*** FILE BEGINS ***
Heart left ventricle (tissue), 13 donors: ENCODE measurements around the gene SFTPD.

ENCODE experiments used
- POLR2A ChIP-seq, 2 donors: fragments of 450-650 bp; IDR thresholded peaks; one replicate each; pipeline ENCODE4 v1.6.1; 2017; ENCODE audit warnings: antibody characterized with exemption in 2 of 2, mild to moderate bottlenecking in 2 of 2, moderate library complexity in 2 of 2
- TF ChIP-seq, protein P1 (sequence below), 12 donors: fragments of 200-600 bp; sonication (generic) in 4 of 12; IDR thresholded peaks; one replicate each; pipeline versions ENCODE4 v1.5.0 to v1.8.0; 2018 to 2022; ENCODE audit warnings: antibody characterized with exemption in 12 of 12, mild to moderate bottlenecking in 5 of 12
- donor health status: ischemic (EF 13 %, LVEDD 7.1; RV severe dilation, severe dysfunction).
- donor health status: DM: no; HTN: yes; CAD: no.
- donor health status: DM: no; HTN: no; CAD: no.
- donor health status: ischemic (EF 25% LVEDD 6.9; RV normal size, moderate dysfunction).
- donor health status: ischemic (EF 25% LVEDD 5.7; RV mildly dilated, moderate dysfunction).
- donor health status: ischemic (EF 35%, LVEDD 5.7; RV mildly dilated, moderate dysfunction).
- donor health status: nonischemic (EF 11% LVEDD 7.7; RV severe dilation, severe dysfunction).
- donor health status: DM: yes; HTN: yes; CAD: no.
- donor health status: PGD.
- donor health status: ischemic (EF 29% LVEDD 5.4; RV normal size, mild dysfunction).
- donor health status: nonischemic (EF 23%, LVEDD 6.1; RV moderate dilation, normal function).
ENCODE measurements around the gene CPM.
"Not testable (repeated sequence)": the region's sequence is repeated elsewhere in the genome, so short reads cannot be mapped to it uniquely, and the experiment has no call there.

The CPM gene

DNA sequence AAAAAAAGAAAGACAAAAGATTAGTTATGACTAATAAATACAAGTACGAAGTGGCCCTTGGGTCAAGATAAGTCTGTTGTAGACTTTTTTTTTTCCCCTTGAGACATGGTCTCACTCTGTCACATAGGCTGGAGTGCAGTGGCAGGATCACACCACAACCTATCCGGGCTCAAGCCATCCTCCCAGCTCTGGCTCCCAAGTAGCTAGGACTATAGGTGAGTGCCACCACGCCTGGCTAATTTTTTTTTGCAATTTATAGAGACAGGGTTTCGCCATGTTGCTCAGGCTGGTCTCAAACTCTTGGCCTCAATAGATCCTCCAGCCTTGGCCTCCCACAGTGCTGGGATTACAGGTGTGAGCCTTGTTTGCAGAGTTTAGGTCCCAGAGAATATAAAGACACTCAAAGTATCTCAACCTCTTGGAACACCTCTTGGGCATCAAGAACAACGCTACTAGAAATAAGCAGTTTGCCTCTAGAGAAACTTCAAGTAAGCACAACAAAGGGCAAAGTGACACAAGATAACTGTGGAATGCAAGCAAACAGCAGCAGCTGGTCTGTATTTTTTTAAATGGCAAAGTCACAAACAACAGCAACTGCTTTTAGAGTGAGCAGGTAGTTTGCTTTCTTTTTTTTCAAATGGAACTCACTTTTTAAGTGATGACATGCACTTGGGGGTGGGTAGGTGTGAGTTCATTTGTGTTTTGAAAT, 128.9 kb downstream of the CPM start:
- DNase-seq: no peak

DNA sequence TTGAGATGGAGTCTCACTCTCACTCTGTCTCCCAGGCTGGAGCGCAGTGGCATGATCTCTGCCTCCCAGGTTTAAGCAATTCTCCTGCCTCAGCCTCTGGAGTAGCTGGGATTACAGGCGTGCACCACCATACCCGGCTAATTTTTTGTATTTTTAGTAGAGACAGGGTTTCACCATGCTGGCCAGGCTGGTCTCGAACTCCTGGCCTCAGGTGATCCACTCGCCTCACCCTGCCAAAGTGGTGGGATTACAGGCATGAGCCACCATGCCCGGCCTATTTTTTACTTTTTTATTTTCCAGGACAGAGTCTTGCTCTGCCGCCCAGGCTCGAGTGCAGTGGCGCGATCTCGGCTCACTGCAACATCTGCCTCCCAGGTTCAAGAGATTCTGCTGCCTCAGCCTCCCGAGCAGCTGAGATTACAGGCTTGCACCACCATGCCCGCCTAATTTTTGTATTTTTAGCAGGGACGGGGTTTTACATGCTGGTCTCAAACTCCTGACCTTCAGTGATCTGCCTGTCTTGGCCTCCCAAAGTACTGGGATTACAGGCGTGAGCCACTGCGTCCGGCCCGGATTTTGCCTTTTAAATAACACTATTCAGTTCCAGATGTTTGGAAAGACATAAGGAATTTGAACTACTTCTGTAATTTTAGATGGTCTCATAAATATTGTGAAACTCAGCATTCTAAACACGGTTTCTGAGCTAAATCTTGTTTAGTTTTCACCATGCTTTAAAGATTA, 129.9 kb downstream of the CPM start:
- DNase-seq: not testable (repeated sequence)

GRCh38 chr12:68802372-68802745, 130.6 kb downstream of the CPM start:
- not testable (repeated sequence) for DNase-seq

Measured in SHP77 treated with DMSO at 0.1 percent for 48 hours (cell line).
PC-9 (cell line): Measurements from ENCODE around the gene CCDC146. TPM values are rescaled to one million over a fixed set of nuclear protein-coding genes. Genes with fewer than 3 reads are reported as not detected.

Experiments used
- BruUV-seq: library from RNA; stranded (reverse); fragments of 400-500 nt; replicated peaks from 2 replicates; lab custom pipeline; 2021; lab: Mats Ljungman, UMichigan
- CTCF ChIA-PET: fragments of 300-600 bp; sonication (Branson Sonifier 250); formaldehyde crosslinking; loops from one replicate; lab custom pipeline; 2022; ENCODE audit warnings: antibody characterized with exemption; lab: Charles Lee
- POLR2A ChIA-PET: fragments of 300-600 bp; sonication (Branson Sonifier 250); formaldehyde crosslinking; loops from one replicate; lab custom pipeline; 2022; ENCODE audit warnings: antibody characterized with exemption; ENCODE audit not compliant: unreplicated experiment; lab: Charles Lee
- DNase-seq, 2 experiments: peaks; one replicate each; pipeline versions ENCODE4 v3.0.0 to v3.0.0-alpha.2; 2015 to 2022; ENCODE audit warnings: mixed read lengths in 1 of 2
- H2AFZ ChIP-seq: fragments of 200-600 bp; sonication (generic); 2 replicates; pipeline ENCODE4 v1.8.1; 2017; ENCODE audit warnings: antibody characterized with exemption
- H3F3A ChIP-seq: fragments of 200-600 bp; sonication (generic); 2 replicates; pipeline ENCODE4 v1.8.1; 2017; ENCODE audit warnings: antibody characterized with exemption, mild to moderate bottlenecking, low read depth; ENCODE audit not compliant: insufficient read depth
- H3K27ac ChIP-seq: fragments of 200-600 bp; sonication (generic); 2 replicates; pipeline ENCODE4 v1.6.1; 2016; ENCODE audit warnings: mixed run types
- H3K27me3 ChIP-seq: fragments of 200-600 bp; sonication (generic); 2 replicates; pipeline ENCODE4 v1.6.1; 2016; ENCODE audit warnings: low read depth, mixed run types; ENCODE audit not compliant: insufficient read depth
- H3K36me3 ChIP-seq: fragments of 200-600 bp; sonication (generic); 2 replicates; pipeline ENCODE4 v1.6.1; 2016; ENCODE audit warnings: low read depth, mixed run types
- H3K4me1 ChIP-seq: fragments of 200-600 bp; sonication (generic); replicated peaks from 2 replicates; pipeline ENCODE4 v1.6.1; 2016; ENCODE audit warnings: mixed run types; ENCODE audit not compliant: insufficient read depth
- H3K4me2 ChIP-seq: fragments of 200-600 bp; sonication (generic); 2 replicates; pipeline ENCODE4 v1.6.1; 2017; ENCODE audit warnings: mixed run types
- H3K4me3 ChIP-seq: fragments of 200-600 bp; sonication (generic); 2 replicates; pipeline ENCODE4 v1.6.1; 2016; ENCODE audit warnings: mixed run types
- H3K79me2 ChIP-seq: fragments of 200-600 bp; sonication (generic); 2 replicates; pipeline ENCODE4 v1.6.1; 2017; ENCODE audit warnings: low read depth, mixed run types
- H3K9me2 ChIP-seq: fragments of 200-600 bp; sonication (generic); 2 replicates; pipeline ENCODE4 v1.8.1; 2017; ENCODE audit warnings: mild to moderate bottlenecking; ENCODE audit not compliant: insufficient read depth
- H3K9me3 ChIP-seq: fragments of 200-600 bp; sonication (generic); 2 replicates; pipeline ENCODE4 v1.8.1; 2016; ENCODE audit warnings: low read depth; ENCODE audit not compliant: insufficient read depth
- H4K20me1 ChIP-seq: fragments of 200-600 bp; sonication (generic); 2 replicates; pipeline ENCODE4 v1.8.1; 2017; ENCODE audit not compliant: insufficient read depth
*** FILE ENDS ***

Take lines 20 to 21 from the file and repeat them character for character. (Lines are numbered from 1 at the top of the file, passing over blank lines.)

- DNase-seq: no peak

DNA sequence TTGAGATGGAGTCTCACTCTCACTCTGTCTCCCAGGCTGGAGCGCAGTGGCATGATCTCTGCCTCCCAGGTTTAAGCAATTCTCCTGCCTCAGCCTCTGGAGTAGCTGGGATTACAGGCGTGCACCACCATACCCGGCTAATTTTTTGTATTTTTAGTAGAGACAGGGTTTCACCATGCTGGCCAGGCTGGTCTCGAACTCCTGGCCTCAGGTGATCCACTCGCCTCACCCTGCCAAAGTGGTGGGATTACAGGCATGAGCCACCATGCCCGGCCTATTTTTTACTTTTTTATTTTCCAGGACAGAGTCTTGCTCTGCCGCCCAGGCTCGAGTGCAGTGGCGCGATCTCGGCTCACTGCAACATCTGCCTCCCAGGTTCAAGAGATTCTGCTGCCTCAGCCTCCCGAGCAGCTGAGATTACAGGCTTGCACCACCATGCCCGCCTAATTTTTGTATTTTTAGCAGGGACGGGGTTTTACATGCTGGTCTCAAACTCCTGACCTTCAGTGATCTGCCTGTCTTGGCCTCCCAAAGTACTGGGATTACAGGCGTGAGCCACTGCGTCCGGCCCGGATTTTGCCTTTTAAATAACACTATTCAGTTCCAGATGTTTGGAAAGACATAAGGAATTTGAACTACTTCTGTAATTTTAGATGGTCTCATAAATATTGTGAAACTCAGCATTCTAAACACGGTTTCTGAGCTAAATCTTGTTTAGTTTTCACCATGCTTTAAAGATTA, 129.9 kb downstream of the CPM start: